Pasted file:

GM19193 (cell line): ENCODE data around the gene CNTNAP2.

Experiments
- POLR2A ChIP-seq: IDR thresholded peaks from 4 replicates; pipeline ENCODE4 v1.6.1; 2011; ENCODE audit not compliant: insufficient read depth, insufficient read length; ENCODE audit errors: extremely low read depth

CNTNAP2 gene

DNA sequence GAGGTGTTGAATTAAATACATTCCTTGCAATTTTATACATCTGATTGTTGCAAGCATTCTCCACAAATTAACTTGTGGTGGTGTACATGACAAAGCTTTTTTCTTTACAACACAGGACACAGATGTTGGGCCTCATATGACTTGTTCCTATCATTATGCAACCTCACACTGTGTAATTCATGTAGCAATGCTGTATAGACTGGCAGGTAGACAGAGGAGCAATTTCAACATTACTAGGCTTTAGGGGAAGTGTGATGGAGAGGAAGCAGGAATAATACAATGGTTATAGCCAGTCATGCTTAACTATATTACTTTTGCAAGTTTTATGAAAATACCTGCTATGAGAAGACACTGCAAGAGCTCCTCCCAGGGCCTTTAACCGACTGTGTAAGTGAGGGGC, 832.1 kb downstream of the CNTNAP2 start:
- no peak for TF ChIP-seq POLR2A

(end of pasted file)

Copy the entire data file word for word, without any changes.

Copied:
GM19193 (cell line): ENCODE data around the gene CNTNAP2.

Experiments
- POLR2A ChIP-seq: IDR thresholded peaks from 4 replicates; pipeline ENCODE4 v1.6.1; 2011; ENCODE audit not compliant: insufficient read depth, insufficient read length; ENCODE audit errors: extremely low read depth

CNTNAP2 gene

DNA sequence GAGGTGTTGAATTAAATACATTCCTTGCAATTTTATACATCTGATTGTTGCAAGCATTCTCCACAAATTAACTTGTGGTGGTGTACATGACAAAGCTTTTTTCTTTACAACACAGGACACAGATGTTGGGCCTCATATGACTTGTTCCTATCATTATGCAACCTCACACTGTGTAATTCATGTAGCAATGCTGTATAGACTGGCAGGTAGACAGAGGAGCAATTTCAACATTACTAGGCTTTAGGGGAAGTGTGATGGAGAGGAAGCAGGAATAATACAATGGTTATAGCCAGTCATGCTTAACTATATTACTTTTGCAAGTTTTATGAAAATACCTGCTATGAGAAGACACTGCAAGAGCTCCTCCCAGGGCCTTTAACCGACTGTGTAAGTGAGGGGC, 832.1 kb downstream of the CNTNAP2 start:
- no peak for TF ChIP-seq POLR2A